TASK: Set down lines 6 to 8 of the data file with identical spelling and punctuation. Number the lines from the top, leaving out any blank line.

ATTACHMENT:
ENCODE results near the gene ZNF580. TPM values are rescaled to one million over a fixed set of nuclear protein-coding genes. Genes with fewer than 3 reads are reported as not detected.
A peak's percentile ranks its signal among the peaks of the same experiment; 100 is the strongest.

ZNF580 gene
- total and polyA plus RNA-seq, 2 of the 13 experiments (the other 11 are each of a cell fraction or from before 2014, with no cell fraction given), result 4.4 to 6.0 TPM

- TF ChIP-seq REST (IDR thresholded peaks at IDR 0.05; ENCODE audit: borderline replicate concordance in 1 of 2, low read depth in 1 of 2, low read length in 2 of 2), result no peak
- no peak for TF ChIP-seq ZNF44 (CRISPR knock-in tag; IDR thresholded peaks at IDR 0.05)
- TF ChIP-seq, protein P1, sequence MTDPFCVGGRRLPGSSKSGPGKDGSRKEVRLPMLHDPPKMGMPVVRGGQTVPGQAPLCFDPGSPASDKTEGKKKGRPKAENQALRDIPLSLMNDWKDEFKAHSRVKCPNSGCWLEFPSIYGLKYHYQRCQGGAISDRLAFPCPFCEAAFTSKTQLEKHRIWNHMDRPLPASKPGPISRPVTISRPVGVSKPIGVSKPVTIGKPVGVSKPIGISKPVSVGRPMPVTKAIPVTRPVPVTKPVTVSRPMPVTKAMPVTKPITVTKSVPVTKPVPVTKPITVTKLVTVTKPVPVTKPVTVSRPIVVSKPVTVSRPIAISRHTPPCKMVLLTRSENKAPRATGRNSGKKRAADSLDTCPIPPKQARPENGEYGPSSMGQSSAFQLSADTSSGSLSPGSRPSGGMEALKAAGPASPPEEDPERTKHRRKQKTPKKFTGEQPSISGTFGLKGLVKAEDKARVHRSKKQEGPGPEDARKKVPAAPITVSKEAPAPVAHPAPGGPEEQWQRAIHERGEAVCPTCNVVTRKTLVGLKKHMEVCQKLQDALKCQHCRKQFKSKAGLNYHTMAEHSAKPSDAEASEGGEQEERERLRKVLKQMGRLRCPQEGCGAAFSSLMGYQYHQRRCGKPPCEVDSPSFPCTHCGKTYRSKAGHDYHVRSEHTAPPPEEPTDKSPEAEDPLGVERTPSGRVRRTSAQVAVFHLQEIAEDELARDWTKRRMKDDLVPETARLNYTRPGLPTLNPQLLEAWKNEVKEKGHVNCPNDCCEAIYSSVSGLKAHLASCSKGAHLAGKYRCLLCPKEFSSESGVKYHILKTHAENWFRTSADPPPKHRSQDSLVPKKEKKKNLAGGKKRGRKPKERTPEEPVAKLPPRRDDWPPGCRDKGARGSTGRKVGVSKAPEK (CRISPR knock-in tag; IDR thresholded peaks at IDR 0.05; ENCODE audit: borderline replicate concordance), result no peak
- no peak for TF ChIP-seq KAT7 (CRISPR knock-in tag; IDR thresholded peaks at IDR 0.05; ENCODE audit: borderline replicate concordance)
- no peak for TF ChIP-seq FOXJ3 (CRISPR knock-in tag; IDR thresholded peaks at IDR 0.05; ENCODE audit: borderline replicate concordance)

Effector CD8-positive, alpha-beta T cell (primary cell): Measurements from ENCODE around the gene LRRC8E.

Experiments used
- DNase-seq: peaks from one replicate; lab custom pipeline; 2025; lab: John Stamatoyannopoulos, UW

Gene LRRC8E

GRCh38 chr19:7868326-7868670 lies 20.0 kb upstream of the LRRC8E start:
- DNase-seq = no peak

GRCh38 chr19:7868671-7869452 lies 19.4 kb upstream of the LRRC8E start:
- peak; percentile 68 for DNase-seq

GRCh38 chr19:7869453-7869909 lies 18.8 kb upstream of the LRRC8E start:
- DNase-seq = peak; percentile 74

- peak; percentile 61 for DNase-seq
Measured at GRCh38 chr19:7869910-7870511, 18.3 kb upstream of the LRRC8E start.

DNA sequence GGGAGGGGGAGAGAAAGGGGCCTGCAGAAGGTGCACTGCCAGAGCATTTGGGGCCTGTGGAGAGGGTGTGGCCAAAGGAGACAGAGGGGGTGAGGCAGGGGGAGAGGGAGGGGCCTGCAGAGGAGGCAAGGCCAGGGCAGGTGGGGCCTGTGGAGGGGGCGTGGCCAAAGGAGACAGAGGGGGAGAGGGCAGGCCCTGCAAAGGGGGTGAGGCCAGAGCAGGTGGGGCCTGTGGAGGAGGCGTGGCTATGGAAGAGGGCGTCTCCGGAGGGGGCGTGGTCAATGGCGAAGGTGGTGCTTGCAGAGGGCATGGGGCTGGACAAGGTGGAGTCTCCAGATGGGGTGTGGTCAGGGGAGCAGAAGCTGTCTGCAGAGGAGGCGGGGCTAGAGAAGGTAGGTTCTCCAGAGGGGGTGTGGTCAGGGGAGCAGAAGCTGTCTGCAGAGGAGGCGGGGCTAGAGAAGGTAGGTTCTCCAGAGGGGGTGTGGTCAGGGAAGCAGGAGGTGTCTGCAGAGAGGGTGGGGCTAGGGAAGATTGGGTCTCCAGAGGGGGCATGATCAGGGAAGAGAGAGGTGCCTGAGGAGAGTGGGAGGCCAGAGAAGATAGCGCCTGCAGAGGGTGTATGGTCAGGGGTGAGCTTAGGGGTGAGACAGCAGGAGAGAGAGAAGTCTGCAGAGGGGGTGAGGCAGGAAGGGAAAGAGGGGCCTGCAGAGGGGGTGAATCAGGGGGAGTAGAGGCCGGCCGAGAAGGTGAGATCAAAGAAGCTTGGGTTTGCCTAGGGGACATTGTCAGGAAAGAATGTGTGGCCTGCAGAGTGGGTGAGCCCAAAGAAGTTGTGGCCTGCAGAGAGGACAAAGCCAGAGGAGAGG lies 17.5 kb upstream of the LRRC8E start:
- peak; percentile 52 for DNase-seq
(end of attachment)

- no peak for TF ChIP-seq ZNF44 (CRISPR knock-in tag; IDR thresholded peaks at IDR 0.05)
- TF ChIP-seq, protein P1, sequence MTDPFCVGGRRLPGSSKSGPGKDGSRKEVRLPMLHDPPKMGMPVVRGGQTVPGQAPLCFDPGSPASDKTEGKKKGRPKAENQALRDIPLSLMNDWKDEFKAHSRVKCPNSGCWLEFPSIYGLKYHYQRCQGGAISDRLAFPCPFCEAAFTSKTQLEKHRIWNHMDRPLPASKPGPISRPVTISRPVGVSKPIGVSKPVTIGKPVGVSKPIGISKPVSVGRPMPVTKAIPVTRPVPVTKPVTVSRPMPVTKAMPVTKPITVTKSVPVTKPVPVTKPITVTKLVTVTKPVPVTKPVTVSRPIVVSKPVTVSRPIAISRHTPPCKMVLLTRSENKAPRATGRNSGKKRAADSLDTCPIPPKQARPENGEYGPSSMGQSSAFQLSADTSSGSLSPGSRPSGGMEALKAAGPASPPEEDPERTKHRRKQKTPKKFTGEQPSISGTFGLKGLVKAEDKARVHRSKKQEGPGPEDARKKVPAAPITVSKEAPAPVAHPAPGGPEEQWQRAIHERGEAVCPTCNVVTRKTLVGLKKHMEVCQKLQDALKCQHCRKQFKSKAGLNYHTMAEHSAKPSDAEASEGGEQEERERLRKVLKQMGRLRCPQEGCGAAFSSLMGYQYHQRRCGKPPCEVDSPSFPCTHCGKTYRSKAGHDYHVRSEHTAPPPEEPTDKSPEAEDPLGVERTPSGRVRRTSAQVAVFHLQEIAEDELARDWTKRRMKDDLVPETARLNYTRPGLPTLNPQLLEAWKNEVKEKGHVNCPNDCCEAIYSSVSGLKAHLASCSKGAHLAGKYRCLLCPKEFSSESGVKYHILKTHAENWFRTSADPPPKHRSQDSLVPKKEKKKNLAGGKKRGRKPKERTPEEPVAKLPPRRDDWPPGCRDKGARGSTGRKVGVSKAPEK (CRISPR knock-in tag; IDR thresholded peaks at IDR 0.05; ENCODE audit: borderline replicate concordance), result no peak
- no peak for TF ChIP-seq KAT7 (CRISPR knock-in tag; IDR thresholded peaks at IDR 0.05; ENCODE audit: borderline replicate concordance)